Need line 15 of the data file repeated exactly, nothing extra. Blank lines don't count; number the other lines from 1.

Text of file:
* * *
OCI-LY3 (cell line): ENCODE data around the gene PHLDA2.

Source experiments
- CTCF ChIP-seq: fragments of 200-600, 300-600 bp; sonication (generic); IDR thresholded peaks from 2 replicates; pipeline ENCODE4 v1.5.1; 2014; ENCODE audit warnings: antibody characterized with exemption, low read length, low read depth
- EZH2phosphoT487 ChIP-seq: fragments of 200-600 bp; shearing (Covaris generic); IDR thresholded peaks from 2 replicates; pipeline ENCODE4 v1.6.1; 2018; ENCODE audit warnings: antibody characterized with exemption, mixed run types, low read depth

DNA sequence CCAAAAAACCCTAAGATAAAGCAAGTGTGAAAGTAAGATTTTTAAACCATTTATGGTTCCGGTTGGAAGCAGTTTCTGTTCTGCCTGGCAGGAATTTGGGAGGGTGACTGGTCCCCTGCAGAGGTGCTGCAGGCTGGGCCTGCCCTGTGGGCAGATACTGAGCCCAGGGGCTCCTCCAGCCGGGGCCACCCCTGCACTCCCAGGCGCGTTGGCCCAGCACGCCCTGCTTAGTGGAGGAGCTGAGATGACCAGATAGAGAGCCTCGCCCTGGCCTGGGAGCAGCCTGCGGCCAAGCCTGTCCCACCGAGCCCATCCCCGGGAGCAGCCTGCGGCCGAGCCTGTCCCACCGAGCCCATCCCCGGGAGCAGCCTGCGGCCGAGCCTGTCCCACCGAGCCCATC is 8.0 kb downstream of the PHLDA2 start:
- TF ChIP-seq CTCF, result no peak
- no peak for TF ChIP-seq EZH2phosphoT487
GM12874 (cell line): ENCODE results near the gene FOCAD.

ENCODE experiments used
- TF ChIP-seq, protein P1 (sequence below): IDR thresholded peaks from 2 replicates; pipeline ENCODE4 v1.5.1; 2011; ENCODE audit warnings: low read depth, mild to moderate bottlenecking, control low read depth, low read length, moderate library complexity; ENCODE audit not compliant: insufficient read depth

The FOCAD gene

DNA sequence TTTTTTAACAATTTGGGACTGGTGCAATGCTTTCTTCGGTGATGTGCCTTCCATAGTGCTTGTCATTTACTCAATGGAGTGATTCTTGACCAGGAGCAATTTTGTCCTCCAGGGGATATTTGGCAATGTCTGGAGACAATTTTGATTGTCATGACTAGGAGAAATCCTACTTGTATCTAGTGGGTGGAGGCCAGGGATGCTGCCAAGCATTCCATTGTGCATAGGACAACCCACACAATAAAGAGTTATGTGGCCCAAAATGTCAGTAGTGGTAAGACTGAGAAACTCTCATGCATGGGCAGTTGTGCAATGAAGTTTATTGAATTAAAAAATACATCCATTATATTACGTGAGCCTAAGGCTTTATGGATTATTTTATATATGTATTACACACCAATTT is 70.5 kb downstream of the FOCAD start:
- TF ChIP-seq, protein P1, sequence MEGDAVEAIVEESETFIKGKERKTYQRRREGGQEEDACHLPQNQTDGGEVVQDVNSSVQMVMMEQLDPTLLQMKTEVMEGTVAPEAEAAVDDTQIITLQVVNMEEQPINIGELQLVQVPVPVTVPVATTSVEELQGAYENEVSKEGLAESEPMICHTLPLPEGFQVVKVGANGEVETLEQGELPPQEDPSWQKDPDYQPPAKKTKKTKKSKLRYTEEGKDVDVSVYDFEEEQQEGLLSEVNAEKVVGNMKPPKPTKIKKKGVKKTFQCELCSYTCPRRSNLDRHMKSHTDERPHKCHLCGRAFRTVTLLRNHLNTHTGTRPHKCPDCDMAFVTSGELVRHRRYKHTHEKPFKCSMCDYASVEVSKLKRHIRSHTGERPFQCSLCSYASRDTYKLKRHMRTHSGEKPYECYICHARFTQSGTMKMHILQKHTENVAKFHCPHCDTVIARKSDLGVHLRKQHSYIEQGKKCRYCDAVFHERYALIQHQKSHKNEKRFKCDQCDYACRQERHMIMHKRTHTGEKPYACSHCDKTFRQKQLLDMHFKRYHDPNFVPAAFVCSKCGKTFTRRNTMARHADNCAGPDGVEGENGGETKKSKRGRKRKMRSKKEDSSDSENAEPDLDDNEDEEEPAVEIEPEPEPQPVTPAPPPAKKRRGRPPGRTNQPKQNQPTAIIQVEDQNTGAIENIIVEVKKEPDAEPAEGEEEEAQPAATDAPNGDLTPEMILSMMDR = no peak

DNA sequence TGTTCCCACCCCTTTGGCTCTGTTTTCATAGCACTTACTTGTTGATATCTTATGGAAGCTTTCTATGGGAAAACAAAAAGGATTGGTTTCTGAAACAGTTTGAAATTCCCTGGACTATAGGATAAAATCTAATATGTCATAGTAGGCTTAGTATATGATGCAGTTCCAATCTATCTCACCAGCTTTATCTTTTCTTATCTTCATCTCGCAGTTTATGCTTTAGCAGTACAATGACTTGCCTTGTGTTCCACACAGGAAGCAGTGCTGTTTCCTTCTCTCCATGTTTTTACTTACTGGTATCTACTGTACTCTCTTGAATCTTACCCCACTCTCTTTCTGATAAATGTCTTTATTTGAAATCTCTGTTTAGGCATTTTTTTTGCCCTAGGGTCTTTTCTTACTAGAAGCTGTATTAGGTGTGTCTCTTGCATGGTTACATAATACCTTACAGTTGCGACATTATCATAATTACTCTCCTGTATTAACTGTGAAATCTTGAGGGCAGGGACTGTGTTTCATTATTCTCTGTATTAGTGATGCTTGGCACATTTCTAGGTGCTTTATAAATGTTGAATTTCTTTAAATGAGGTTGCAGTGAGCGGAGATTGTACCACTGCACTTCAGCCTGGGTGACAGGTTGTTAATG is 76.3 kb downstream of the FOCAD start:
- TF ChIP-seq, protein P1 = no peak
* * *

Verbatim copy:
- TF ChIP-seq, protein P1 = no peak